A(nother) Review: The House of Hopes and Dreams by Trisha Ashley

If you’re a regular reader of this blog, this might at first appear to be a bit of a left-field choice for me to read, but I like to keep my reading tastes broad and try all genres from time to time.

 

The House of Hopes and Dreams is about a glass architect named Angel who suddenly finds herself bereaved – and simultaneously out of a job. She moves in with her best friend – TV host Carey who has just unexpectedly inherited a large country estate. Mossby is an old house in desperate need of some love and attention, and the two broken-hearted friends set about fixing it and uncovering the house’s many secrets.

 

I was really surprised about this book, I wasn’t expecting to enjoy it as much as I did. Initially, I thought it was going to be largely a love story, and while there are elements of this in there, it ended up – as the title suggests – being more about the house itself.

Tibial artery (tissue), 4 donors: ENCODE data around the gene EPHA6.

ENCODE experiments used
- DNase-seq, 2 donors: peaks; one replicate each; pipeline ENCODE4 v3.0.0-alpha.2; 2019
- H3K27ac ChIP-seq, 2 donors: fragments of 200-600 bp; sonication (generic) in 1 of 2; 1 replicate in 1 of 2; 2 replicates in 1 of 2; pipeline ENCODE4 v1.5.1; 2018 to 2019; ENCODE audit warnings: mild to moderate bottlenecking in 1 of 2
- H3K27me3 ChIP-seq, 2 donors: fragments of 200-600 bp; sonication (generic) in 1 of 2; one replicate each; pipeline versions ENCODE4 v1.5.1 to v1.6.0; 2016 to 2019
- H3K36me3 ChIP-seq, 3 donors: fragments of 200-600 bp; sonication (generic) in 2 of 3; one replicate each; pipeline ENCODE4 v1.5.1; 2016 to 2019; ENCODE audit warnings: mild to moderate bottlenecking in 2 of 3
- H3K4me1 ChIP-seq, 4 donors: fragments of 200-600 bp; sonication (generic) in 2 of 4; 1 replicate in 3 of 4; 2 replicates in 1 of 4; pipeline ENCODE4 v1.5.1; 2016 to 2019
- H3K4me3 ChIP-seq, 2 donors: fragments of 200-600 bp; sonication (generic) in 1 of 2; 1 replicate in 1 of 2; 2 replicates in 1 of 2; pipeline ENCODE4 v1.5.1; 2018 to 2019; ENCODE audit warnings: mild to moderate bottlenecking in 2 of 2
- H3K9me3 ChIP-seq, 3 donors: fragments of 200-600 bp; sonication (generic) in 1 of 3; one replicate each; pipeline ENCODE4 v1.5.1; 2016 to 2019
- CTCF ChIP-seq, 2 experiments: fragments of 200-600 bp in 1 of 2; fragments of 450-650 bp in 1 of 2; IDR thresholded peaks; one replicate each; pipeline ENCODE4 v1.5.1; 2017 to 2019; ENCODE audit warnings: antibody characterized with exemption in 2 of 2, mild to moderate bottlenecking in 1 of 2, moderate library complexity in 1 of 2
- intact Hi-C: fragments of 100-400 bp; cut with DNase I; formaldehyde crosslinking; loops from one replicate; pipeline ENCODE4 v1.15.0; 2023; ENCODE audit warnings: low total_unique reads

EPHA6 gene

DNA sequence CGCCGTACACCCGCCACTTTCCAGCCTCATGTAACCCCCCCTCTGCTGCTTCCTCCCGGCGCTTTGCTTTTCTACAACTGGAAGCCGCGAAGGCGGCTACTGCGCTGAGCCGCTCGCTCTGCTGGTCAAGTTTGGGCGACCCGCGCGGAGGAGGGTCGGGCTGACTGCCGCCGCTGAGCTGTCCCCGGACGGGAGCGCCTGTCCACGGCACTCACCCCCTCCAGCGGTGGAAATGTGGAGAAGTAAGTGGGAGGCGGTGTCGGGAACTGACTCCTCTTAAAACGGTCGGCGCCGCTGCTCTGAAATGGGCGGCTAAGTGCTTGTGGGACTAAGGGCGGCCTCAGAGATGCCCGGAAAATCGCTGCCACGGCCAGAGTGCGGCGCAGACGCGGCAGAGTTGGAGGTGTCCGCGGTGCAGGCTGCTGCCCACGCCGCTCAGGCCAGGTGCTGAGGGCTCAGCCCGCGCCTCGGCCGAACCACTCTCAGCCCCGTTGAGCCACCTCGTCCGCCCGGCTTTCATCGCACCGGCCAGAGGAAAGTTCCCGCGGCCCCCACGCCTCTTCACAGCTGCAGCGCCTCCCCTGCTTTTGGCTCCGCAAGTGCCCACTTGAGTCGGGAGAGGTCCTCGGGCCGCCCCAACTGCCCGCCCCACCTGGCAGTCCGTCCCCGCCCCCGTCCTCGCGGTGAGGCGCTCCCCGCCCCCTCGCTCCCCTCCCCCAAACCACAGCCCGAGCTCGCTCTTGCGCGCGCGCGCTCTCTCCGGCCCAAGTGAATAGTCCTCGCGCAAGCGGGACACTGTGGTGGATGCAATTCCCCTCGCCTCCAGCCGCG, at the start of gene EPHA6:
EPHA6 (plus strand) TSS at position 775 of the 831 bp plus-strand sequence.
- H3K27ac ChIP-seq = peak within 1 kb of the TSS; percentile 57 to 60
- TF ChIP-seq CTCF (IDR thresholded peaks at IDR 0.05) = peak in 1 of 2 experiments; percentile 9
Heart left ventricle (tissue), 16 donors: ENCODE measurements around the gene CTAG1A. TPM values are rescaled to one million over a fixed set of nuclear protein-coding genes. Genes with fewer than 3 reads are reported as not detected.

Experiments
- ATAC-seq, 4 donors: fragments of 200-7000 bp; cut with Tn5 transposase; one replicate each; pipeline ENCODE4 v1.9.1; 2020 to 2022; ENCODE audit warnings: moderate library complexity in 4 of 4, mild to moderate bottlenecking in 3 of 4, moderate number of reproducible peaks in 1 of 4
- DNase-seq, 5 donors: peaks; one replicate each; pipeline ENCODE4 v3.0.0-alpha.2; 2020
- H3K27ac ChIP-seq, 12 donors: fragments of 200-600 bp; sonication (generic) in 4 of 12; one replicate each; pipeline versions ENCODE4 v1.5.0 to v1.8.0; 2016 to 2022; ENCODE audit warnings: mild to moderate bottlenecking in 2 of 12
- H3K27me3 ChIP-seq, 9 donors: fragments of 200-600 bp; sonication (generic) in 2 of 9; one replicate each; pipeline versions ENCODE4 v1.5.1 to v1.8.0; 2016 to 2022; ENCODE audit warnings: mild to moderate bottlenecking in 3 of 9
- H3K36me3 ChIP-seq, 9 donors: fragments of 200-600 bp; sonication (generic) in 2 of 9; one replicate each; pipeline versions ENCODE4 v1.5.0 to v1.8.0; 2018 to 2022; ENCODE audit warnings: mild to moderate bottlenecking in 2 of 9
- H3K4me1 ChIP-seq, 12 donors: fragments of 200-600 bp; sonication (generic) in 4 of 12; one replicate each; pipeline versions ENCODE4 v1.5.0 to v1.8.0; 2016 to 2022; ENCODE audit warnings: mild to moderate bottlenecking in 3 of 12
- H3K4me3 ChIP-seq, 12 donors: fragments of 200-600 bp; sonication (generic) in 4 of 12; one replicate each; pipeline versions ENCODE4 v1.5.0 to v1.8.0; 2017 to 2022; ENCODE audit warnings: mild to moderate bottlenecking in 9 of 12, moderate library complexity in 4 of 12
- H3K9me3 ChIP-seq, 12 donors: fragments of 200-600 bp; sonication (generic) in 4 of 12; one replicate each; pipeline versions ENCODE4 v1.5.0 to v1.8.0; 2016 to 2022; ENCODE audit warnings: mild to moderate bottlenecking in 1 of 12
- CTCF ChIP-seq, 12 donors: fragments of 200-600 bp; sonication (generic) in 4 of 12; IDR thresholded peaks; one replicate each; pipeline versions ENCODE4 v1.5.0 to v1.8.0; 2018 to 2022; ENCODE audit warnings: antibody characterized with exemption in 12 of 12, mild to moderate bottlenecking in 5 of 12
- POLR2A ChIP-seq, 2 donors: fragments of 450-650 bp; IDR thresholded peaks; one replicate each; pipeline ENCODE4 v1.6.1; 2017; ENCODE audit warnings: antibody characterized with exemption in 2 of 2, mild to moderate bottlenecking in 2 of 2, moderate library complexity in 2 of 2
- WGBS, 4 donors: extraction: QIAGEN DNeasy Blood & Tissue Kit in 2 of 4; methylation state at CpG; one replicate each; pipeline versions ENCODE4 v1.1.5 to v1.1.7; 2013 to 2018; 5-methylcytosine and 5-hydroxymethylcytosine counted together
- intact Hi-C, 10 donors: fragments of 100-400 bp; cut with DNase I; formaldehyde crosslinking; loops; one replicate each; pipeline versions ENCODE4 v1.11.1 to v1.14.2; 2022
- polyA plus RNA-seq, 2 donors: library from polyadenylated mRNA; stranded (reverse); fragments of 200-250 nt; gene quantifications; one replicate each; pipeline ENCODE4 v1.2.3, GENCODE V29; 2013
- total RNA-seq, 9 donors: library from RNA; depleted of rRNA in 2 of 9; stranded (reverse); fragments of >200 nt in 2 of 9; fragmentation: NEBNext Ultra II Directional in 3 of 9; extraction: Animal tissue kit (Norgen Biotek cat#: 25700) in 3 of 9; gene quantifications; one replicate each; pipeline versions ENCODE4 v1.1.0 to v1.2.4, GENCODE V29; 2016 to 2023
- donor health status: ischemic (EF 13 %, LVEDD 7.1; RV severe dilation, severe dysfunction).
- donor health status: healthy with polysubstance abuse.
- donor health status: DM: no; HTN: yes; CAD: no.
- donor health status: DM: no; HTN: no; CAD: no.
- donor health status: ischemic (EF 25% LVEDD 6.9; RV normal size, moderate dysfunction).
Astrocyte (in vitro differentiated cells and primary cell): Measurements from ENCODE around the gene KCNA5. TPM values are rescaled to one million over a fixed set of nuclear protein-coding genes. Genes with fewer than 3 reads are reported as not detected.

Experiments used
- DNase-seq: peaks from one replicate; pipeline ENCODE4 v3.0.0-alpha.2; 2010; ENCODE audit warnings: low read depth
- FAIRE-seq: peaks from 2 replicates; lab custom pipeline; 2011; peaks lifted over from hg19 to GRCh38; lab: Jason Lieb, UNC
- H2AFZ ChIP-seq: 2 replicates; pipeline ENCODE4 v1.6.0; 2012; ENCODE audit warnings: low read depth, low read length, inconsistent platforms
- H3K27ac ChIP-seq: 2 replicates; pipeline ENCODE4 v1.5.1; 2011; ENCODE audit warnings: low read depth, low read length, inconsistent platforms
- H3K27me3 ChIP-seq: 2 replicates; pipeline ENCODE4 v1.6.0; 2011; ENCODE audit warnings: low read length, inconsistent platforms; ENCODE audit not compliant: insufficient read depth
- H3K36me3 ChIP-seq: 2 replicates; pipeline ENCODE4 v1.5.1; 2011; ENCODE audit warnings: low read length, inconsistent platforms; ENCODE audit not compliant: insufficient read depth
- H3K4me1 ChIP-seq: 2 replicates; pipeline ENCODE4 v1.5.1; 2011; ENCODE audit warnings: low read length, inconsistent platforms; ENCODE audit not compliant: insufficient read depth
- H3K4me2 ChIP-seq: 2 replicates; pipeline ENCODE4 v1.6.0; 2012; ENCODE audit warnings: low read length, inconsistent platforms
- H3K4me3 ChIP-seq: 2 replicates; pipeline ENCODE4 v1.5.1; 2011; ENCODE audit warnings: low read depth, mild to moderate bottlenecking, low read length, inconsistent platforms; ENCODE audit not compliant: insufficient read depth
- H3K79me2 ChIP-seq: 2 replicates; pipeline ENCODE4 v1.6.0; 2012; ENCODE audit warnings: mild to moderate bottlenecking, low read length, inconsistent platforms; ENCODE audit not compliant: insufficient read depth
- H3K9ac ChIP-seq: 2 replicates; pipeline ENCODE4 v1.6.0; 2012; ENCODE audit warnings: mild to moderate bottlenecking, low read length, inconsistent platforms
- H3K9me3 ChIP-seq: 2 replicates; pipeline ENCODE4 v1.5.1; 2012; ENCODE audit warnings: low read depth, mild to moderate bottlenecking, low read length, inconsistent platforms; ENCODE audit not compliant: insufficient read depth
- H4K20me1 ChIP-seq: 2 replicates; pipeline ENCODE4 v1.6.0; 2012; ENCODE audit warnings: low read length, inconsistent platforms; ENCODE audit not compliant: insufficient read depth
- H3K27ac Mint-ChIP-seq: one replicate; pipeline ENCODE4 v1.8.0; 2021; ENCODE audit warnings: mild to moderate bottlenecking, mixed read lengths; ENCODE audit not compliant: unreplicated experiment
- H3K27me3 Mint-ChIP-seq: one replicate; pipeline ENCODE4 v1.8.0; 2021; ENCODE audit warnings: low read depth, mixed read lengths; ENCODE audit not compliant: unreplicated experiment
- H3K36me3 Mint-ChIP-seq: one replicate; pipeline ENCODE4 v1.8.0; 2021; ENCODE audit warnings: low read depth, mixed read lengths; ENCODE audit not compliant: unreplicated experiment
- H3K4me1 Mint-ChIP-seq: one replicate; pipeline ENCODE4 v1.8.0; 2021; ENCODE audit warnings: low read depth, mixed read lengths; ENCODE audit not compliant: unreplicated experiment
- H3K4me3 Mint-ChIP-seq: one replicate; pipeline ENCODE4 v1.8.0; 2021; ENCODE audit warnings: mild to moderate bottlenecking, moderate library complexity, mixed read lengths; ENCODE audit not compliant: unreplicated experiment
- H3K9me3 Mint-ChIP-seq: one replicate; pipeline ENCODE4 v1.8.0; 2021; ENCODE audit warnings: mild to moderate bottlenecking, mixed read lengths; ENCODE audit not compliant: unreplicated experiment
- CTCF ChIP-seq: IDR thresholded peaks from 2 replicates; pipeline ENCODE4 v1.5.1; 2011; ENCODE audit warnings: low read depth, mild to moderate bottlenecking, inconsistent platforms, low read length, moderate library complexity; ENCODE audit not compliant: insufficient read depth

It becomes a character in its own right throughout the story, and as a reader, you start to feel satisfaction with each step they take in restoring it to it former glory.

 

The two main characters Angel and Carey are engaging and you really start to root for them, even if perhaps Angel does move on from the death of her partner perhaps a little too quickly. That may be my biggest criticism of this book, but it is indicated early on that since his stroke eighteen months previously, Julian wasn’t really himself, and that in reality she had been grieving for him since then.

 

It was a bit of a stretch for me, but if you’re willing to suspend your disbelief and see past the small things, you can enjoy the story for what it’s meant to be.

 

This is a story about moving on, about love and friendship. And about a house.

 

Some of the books I would say are my favourites (A Little Life, Tin Man)are those thay have made me cry, dug into the emotion inside and opened the well.

 

This isn’t that sort of book, but it taps into a different kind of emotion. It makes you feel good, positive. It digs into you in a different way and still worth a read.

 

The House of Hopes and Dreams is available now from Bantam Press

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